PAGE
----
The tragedy began on April 17th, 1975, when the Khmer Rouge, headed by Pol Pot, gained control of the Cambodian capital of Phnom Penh. What followed next were years of unspeakable horrors, backed by the regime’s vision for a “socialist, fully independent and socially and ethnically homogeneous Cambodia” (Oxford Transitional Justice Research). Cambodia was left with at least 1.7 million dead—a quarter of the entire population at the time (Mydans).
After over 15 years of trials held in the Extraordinary Chambers in the Courts of Cambodia (ECCC) to seek justice and hold ex Khmer Rouge officials accountable, the final hearing ended with a total of three convictions. But does Cambodia’s mission to achieve justice for its victims end here, or is it just the beginning?
Khmer Rouge: The Cambodian Genocide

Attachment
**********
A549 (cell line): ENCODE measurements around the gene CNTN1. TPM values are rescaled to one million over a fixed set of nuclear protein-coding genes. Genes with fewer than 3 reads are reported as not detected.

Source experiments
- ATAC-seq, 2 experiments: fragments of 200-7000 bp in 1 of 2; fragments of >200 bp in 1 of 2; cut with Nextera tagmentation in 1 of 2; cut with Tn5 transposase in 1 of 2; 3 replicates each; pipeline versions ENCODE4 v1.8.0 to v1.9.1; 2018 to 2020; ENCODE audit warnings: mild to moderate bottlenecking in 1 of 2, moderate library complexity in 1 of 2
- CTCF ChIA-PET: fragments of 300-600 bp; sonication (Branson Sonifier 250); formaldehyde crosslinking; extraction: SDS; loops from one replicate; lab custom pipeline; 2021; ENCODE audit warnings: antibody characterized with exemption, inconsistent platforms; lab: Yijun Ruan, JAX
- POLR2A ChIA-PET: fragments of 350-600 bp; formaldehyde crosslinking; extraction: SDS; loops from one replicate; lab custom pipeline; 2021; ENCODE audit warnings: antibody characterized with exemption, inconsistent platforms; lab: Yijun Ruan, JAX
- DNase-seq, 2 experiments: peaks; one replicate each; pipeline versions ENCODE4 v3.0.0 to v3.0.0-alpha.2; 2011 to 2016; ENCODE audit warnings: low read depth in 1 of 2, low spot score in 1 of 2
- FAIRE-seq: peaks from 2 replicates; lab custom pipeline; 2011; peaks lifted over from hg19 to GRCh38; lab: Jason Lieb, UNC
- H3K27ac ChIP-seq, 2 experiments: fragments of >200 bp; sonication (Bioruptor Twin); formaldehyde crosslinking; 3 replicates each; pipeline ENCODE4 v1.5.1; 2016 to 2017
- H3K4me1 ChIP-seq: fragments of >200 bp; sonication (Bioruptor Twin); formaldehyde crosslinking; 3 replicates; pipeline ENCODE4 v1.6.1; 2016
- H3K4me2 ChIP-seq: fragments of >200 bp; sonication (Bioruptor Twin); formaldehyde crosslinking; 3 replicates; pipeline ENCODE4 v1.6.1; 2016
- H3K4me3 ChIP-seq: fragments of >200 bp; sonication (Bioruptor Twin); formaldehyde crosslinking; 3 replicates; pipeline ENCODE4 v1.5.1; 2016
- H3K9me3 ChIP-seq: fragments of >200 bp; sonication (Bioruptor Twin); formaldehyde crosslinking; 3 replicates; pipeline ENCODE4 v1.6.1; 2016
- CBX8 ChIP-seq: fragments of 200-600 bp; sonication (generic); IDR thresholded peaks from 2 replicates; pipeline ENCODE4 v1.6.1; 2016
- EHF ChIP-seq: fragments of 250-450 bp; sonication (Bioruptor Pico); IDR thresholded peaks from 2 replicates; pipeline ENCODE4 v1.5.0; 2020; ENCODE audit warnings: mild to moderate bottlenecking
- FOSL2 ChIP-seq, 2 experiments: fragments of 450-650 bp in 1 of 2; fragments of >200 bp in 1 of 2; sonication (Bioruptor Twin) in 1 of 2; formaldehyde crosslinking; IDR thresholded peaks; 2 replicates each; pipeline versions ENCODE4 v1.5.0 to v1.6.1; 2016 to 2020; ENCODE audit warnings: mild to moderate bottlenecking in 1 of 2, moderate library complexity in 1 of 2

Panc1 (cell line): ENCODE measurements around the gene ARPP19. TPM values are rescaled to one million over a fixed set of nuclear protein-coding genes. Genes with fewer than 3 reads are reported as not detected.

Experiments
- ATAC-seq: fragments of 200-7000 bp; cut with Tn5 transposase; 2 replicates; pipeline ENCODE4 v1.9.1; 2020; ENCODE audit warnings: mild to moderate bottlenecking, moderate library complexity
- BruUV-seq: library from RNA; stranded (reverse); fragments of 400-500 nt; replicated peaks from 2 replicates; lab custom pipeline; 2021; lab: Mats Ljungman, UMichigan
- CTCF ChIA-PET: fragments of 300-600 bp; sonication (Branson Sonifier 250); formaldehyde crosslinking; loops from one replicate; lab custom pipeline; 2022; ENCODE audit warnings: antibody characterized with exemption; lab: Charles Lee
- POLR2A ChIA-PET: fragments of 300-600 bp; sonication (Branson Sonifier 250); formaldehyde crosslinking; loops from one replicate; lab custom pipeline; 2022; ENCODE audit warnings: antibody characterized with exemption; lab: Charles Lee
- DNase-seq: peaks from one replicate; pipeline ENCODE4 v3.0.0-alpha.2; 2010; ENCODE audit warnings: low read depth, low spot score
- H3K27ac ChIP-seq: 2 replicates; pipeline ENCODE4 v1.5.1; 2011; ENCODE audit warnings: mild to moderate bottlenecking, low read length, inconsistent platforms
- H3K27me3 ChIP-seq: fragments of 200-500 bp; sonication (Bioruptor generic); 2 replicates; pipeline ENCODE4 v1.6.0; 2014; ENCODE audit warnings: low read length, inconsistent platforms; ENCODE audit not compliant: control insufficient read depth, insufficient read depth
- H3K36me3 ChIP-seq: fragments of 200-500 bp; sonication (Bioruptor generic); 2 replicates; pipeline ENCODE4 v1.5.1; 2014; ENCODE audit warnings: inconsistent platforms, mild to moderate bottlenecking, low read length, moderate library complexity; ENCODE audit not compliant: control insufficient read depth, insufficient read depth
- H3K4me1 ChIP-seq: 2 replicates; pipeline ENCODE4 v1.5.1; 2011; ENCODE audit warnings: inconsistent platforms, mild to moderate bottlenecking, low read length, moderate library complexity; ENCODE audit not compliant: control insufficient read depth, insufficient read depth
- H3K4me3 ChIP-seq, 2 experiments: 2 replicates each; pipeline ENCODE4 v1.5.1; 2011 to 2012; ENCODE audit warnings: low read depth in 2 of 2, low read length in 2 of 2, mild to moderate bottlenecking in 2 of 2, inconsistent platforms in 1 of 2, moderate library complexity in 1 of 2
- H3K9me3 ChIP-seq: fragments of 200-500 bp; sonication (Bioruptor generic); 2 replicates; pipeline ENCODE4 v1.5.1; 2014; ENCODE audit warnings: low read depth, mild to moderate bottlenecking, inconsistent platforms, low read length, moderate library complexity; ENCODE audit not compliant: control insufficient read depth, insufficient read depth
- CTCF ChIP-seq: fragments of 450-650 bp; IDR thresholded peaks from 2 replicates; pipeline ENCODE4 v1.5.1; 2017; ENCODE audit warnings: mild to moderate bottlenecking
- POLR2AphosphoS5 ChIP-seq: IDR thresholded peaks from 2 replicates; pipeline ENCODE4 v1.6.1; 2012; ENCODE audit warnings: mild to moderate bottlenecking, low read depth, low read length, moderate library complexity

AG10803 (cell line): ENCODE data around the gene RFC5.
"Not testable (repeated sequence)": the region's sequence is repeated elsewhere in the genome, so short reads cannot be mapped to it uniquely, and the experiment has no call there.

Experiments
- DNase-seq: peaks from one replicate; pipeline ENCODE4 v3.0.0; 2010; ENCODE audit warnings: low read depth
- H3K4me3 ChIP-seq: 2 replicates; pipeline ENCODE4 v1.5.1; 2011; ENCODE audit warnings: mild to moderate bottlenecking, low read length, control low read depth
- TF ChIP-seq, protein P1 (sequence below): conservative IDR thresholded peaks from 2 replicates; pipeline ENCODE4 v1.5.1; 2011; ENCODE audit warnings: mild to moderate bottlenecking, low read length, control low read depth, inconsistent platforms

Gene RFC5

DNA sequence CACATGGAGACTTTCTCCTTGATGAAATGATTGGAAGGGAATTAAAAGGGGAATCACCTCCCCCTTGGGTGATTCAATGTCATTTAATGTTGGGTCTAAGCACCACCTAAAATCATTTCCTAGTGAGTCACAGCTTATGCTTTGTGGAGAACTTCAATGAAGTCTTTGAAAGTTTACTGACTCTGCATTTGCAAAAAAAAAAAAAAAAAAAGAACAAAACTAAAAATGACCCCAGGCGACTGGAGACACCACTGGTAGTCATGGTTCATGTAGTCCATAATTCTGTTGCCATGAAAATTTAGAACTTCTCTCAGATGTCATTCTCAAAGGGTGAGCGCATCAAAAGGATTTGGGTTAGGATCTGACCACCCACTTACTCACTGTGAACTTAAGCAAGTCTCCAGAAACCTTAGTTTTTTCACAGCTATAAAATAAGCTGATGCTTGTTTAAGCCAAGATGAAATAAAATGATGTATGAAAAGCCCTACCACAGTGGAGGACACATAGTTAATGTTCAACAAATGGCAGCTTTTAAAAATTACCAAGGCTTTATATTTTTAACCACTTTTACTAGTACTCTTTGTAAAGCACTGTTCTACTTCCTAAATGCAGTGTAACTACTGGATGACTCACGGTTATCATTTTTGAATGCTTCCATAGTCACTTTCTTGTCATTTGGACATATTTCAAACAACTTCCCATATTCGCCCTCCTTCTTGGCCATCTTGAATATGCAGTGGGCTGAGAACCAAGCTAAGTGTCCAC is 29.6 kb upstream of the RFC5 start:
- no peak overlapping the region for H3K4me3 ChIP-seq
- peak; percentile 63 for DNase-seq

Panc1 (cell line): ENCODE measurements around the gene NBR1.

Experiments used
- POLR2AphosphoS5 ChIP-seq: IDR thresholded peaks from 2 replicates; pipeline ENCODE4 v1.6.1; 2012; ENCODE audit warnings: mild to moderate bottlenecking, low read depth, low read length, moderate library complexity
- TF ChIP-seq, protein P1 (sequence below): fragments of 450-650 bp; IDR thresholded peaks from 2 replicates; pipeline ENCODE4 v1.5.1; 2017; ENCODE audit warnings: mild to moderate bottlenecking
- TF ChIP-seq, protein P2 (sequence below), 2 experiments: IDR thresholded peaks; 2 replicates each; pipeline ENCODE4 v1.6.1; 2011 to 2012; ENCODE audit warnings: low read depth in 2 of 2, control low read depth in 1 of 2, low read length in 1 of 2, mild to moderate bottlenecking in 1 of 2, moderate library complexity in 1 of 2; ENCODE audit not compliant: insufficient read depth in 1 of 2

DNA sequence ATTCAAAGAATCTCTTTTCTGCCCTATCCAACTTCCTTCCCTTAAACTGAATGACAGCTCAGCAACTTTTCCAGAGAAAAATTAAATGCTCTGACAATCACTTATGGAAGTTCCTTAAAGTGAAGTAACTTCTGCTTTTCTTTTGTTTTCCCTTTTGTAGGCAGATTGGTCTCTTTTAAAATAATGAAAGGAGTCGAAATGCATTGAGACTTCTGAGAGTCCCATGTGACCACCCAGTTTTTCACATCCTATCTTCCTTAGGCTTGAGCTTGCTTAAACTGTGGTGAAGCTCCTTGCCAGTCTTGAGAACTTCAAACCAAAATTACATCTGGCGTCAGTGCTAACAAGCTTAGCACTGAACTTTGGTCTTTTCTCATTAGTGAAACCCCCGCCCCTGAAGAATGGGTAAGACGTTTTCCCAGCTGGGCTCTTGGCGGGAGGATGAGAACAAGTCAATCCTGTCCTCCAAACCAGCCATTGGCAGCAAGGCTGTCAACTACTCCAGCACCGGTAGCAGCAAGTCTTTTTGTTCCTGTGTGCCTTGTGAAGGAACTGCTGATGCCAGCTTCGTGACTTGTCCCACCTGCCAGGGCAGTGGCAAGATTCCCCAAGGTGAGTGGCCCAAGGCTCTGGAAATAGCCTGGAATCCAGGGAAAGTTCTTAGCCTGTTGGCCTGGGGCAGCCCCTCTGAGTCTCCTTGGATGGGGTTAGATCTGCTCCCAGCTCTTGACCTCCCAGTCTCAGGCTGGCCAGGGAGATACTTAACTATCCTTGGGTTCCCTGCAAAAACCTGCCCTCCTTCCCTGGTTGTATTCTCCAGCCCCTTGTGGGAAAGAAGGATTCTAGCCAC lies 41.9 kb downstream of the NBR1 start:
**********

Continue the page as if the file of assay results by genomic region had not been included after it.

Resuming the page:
The Khmer Rouge came to power during a tumultuous period of civil war and political chaos both domestically and abroad. With neighbouring Vietnam engaged in war between the North and South, the Khmer Rouge sought to aggressively push for their campaign to transform Cambodia into a socialist state of rice-farmers living in harmony. Ethnic minorities and those influenced, or “tainted”, by the capitalist West were all seen as major enemies to the regime; soon enough, the Khmer Rouge began their brutal persecution of Vietnamese, Chinese, and Cham Muslims in particular, as well as doctors, lawyers, and those who were former members of the military/police (“Cambodian Genocide”). Some were even killed for wearing glasses. The Khmer Rouge led a campaign of destruction against religious artefacts and monuments alongside persecution of Buddhists and Christians.